The mistake of people who dismiss measurement is their failure to grasp why it is vital to the future of their business, their craft and the relationships they hold with clients.
The public relations industry is like a cinema audience witnessing a crash in slow motion – its collective inability to be curious about why what we do works and to scale solutions that impress CMOs. When pressed on the topic of a responsibility to define standards and enforce them, there is just mumbling and shuffling of feet. If you’re lucky someone might muster a something-should-be-done but be unclear on what, by whom or indeed when.
Those that have an epiphany, emerge blinking into the daylight. These brave souls are rewarded with a brief but blinding glimpse of the post-digital-pre-AI marketing world where data and algorithms will both vet the creative idea and determine whether a campaign has been successful.
A slightly dystopian view of our near future? Perhaps. With more optimism, I was privileged to be present at the birth of the Barcelona Principles. Since they were written however many things have happened in the world of marketing and communication that led us closer to that near future – not least CMOs questioning the ROI of spending in what some are now calling the “digital swamp”.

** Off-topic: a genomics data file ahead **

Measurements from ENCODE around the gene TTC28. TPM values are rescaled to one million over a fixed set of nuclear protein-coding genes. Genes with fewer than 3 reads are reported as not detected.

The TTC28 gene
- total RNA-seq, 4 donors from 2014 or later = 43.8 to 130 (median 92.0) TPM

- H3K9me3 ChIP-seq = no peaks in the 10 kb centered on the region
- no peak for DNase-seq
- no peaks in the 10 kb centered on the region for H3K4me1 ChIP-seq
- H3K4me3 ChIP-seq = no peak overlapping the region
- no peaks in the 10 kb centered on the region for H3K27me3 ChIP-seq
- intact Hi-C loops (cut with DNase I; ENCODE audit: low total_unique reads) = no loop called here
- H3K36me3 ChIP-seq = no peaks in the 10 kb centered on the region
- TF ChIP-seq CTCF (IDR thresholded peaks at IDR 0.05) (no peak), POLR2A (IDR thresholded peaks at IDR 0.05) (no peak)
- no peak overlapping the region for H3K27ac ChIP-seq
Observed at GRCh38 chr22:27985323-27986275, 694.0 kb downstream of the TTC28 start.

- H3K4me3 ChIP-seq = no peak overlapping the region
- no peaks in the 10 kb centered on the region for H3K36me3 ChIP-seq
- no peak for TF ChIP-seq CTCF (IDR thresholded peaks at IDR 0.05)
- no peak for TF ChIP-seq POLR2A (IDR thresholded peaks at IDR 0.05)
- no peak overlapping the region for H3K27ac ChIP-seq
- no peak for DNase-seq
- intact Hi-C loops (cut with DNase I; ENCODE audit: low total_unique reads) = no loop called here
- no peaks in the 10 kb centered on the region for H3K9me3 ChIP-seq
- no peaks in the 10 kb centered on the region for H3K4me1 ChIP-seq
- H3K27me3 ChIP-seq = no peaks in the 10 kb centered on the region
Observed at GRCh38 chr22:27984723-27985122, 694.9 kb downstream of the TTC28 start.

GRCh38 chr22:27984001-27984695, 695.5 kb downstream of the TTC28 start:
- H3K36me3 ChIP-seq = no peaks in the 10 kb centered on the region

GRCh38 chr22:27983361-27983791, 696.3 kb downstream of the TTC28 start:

Around the launch of the Principles, I started evangelizing the new role of PR and Influence in a rapidly converging world of marketing where we could see the artificial boundaries between disciplines beginning to melt. We now live in what I dared to predict would be an “Earned First” world. The evidence for this is now hiding in plain sight.
Just look at the campaigns which have won multiple awards, especially Cannes Lions and Effies. Whether the originating agency used to call itself “advertising” or “public relations” is no longer important. What is important is the one thing that united those that won: they generated Big ideas which Earn Influence for their client’s brands. These are ideas that go beyond earning space and media or even attention and create a global conversation. At their best, these campaigns change us for the better as individuals and collectively as a society.
This new generation of ideas has captured the imaginations of CMOs for good reason and made them more curious about the world of PR and influence. Why? Because ideas which earn attention “cut through” the murky swamp and make paid media dollars go further than ever.
The new role of the Public Relations and Influence specialist is to create, co-create or optimize a Big Idea for earned media and influence. But, and there is a big “but”, CMOs will not put more money against these ideas unless we can manufacture them at scale reliably and measure the influence that they earned (not just the impressions). To do this requires excellent data, AI-quality analysis, world-class insights and meaningful measurement.
Never has the humble discipline of measurement been more important to the twin causes of greater creativity and better effectiveness. Carpe Diem!